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Washington’s harvest season brings new wave of coronavirus infections


Washington, the first state to be affected by the Wuhan coronavirus (COVID-19), is grappling with a fresh wave of outbreaks – most of which from seasonal farm workers who work the state’s many fruit orchards. In particular, Okanogan County in eastern Washington is shaping up to be one of the hardest-hit areas in the world.

Based on recent records, almost one percent of the county has tested positive for COVID-19. In comparison, the total percentage of COVID-19 cases in the U.S. is currently at around 1.46 percent.

Local health officials reported over 300 new COVID-19 cases in the past two weeks, bringing the county’s total to around 800. In addition, they also confirmed eight deaths as of August 5, two of them foreign H-2A farm workers. Over half of the Okanogan County’s cases are located in Brewster, a small town home to Gebbers Farms, one of the biggest fruit growers in the Pacific Northwest.

Coronavirus poised to conquer rural towns

During the summer months, migrants flock to Washington to harvest apples, peaches, cherries and other types of ripe fruit. In the U.S., eight out of the 10 top apple and pear growers are located in Washington, according to a 2011 Growing Produce report.

The migrants – hired as seasonal workers by farms – stay in dormitories and camps as they work the fruit orchards across the state. These workers now make up most new coronavirus cases in Okanogan County. In Brewster, the emergency room at Three Rivers Hospital is filled to capacity with farmhands, most of whom are middle-aged men, waiting in line to be tested for the virus.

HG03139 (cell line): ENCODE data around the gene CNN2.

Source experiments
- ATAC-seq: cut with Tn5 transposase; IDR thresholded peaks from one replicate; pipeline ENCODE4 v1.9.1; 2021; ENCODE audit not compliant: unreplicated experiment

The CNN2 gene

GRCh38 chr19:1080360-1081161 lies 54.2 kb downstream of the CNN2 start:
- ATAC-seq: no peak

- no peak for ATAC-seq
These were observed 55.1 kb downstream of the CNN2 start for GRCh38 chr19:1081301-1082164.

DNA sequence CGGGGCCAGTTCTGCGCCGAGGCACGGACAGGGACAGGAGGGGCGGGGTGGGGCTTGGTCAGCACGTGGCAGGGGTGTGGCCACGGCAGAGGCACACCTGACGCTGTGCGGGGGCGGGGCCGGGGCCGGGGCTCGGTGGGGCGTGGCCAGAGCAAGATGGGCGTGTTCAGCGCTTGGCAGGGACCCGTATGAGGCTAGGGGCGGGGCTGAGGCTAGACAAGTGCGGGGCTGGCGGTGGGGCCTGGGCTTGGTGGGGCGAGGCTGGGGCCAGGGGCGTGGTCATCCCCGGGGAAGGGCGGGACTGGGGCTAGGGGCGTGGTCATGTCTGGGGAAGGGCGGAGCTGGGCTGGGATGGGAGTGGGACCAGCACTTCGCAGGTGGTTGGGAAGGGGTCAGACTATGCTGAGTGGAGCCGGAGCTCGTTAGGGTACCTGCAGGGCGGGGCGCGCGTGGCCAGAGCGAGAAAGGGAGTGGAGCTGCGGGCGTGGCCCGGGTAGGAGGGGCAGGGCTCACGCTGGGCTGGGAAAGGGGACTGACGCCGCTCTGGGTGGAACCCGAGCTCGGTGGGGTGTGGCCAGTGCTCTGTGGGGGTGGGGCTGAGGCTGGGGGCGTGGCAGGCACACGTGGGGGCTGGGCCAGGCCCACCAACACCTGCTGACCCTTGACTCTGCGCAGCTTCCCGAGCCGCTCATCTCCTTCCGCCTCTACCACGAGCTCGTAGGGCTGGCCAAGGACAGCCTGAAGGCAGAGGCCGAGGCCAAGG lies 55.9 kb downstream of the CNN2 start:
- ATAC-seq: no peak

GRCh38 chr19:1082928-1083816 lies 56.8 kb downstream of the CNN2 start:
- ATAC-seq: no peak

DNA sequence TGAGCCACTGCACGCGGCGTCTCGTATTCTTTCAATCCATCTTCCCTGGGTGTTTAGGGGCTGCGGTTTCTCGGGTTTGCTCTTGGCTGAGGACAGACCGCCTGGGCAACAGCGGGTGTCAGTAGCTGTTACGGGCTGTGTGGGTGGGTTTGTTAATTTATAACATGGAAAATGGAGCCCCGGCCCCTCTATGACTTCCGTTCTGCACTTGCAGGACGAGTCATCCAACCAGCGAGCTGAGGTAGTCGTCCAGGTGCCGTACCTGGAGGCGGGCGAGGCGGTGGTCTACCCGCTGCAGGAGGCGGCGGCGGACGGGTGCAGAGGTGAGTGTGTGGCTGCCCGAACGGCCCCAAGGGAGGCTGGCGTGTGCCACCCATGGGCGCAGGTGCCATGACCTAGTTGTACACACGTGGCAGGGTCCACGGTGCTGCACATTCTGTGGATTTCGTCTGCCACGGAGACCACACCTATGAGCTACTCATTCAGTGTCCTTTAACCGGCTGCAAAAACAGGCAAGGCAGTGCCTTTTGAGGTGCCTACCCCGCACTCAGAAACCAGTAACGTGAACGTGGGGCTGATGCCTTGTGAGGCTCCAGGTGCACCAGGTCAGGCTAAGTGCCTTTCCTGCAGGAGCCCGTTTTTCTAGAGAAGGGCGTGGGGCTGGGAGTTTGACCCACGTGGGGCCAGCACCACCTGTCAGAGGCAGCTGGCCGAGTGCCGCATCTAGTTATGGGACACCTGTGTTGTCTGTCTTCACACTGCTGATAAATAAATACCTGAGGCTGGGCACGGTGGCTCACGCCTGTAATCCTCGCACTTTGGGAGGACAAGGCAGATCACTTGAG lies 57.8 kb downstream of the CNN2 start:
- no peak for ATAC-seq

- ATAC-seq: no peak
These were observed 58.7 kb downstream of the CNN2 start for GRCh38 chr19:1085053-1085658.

“We’re seeing people who are much sicker than in the past. They’re waiting longer, and when they get here they’re sicker,” said Three Rivers Hospital CEO Scott Graham, in an interview with the Hill. “We’ve had some COVID patients come here and it was too late. They died here, in the ER.”

The situation with Okanogan – a rural country with a population of 42,000 – is an exception. Rural communities across the country are faring better compared to urban megacities. But many residents fear that as migrant workers descend into their towns for harvest season, the risk of having an outbreak also increases.

“You’re talking about a working community that doesn’t have the funds to support their family from home,” adds Manny Hurtado, an Okanogan resident who runs a grocery and restaurant in the area. “When you can’t stay home because you don’t have the funds available to feed your family, it’s hard.”

Brewster, a small town with just 2,600 residents, had reported 724 cases – the equivalent of nearly a third of its population – in just the last two weeks. Having a surge in new cases, especially for rural counties like Okanogan, spells trouble for its healthcare system – most of which are ill-equipped to handle a pandemic of this magnitude. In fact, the Three Rivers Hospital relied on federal grants to continue operations as COVID-19 kneecapped income-generating procedures.

“This hospital, like a lot of rural hospitals recently, has struggled financially,” Graham added.

The pandemic has exposed the limitations of public health systems, especially in smaller communities. The system often runs on a shoe-string budget and staffing is severely limited. For instance, Okanogan County only has a $1.4 million budget for its public health system. (Related: Why are so many new coronavirus cases emerging in Washington state? Because it’s been spreading there for SIX WEEKS.)

“It’s not equipped to deal with the 24/7 of trying to do this,” added Andy Hover, the county commissioner for District 2, which includes Brewster.

Over at Gebbers Farms, the company has made strides to test its workers, even setting up separate dorm spaces for workers who need to be quarantined.

The U.S. has 4,854,690 confirmed COVID-19 cases and 159,433 deaths, according to data from Johns Hopkins University.

Pandemic.news has more on the ongoing coronavirus crisis.

Sources include:

OPB.org

GrowingProduce.com

TheHill.com

Coronavirus.JHU.edu

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